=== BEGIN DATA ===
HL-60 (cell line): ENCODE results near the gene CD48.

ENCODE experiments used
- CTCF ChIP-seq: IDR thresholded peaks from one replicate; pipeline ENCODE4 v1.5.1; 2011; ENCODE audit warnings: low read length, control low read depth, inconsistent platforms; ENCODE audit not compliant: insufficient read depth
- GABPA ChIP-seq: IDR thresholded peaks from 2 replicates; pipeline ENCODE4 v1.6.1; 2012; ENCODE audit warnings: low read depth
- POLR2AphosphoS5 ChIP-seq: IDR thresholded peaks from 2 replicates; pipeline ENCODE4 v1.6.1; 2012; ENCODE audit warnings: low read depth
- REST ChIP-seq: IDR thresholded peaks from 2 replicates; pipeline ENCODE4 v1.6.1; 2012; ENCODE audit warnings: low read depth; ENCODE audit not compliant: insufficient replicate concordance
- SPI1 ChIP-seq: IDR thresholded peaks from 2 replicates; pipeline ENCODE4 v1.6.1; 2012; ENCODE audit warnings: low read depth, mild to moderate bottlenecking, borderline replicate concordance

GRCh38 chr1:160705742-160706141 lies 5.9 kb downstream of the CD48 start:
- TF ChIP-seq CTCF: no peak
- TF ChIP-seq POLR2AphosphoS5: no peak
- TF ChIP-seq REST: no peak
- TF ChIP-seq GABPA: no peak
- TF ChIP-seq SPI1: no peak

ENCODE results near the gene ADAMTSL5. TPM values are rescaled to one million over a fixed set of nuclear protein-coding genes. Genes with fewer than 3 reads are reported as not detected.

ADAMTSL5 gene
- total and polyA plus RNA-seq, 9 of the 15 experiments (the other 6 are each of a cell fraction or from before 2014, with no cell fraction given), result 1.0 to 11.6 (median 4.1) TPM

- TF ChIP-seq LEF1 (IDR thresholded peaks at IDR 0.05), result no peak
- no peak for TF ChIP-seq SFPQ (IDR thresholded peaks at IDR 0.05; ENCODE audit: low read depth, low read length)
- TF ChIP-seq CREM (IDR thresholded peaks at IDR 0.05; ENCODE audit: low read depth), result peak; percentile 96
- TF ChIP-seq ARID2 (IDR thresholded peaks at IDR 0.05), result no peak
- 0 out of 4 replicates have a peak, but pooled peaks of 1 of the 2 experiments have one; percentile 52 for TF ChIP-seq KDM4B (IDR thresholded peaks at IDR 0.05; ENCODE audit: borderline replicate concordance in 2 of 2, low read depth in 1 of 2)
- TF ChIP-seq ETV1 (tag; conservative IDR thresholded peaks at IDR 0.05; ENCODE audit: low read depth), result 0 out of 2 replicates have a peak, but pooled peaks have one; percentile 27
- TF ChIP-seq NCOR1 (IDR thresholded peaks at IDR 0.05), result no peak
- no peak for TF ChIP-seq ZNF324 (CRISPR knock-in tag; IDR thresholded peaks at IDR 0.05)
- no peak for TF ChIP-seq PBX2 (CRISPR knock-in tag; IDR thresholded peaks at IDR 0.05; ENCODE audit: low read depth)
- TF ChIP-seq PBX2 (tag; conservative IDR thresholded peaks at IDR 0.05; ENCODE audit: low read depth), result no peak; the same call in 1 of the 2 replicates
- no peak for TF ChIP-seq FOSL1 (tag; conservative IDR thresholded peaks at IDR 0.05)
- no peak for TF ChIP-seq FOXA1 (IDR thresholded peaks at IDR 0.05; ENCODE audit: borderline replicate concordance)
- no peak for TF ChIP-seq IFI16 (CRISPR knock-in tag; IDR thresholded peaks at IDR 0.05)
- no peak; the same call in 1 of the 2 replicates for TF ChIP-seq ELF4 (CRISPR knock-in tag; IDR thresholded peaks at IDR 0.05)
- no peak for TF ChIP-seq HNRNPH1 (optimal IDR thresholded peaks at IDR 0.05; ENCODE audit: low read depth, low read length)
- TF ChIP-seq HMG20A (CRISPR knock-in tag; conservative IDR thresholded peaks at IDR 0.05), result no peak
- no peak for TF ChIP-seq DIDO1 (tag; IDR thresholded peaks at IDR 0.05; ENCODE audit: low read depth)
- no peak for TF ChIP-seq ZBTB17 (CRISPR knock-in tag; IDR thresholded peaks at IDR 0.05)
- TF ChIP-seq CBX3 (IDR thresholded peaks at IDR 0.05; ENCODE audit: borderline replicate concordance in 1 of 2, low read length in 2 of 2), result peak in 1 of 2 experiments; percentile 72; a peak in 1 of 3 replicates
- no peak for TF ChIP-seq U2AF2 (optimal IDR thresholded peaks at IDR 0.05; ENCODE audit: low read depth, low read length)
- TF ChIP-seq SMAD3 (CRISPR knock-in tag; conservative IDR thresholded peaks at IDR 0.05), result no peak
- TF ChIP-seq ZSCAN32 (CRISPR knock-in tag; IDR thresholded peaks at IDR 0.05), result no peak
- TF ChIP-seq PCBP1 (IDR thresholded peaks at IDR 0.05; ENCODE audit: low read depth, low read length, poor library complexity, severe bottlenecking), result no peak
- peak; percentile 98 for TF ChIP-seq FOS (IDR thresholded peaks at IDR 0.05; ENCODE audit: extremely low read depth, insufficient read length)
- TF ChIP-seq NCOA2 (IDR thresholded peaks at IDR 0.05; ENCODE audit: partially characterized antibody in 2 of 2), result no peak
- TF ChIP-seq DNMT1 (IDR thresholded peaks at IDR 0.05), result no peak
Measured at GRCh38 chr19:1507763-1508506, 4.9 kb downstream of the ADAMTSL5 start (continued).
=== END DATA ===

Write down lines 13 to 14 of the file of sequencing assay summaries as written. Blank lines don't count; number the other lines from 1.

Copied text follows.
- TF ChIP-seq SPI1: no peak

ENCODE results near the gene ADAMTSL5. TPM values are rescaled to one million over a fixed set of nuclear protein-coding genes. Genes with fewer than 3 reads are reported as not detected.